Article Title

Deep-Water Biological Assemblages of a Hard-Bottom Bank-Ridge Complex of the Southern California Continental Borderland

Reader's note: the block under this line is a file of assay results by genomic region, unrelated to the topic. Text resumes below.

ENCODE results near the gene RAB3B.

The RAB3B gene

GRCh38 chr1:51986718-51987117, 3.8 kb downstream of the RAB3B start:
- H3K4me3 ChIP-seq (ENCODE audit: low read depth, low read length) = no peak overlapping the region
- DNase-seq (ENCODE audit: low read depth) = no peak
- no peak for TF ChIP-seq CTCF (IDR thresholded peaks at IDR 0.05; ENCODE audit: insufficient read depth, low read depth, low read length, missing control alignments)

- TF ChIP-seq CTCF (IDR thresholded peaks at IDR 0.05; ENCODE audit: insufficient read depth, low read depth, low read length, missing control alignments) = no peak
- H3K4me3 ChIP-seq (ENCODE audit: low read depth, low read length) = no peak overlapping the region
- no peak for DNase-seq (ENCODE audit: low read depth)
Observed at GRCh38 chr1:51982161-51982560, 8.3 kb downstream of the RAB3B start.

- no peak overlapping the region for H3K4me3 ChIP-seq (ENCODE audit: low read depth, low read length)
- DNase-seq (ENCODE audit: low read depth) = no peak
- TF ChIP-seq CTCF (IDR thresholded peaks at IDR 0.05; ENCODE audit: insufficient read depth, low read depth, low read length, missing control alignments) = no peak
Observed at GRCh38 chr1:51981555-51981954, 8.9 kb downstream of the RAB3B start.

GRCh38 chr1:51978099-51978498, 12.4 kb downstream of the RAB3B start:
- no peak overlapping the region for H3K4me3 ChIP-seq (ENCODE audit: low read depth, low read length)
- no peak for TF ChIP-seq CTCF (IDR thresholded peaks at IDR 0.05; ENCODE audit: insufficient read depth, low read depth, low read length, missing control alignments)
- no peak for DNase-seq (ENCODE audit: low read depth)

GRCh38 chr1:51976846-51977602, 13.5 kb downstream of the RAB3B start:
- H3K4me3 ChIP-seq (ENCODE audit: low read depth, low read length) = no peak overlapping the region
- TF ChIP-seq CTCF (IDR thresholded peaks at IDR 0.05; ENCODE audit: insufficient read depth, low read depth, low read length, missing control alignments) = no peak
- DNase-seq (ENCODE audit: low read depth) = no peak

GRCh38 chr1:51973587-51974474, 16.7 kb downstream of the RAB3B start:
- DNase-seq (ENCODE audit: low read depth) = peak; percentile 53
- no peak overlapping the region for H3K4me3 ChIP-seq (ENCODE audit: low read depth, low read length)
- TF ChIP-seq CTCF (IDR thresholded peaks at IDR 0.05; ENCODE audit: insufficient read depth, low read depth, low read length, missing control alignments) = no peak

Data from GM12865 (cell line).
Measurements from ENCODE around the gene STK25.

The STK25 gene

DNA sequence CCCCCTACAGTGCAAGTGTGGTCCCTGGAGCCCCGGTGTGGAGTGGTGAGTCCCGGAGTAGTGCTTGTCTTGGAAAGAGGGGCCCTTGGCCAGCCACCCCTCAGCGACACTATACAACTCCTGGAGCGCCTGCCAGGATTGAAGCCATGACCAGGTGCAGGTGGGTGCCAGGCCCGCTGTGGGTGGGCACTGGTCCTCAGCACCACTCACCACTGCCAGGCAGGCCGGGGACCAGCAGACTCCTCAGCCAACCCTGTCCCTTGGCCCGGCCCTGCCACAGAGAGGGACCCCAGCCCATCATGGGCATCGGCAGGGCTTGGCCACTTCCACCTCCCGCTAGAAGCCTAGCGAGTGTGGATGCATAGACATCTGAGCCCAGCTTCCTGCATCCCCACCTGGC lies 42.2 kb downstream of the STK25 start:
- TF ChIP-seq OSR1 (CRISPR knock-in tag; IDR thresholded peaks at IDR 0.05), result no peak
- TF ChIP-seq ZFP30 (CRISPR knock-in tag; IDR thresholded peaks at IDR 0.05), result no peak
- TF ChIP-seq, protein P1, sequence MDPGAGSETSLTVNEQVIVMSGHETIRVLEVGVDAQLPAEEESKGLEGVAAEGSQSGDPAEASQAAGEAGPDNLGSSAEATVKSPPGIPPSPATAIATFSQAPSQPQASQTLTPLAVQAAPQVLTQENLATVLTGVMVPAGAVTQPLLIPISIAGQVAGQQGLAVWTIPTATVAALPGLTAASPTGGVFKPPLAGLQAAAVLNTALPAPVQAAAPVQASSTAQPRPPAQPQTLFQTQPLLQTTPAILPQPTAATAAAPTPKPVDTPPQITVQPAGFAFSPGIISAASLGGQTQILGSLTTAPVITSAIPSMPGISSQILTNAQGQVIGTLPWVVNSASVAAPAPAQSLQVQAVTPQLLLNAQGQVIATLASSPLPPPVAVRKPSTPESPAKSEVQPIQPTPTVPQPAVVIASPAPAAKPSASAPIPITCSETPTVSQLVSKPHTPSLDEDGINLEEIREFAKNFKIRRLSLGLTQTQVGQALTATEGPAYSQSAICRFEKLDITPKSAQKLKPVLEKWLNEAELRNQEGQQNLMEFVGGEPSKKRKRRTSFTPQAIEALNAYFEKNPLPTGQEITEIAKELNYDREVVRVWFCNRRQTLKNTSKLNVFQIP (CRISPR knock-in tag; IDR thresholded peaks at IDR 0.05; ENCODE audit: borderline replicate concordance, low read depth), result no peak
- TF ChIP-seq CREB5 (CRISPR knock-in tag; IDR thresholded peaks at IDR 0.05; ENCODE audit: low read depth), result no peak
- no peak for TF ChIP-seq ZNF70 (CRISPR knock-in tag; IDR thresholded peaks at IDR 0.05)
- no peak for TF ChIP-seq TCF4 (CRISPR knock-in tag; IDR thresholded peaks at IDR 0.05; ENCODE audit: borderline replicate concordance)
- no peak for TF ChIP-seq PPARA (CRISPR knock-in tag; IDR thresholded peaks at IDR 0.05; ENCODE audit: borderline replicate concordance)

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A manned submersible survey of Tanner and Cortes Banks and Santa Rosa-Cortes Ridge, offshore of southern California, U.S.A., was conducted to characterize the hard-bottom, biological assemblages from 14 m to approximately 150 m depth. Four major assemblages were observed; their dominant taxa were: 1) Eisenia arborea/erect coralline algae from at least 14 to 40 m; 2) Agarum fimbriatum/Laminaria farlowii from 40 to 60 m; 3) encrusting coralline algae from 60 to 90 m; and 4) Florometra serratissima/ ophiuroid from 90 to at least 150 m depth. Subdominate organisms in the shallow assemblage consisted of understory algae (reds and browns) and brittle stars; coralline algae, brown algae, gorgonians and seastars at mid-depth; and seastars, gorgonians and sponges at greater depths. The species and assemblages observed on the banks and ridge are very similar with those occurring in other hard-bottom areas adjacent to the southern California mainland and Channel Islands. However, the depth ranges for these assemblages and several of their species are much greater than observed elsewhere. An exception to this observation is the Florometra/ ophiuroid assemblage, which is quite common in some deeper- water (100 m to at least 300 m) areas of the Southern California Bight and the Santa Maria Basin. The increased depth ranges and high abundance of the bank assemblages appear to be influenced by water clarity, probably related to their isolation from coastal influences including runoff, the potential for a deep mixed layer caused by strong wave and surge activity, and the greater survey area compared with other studies.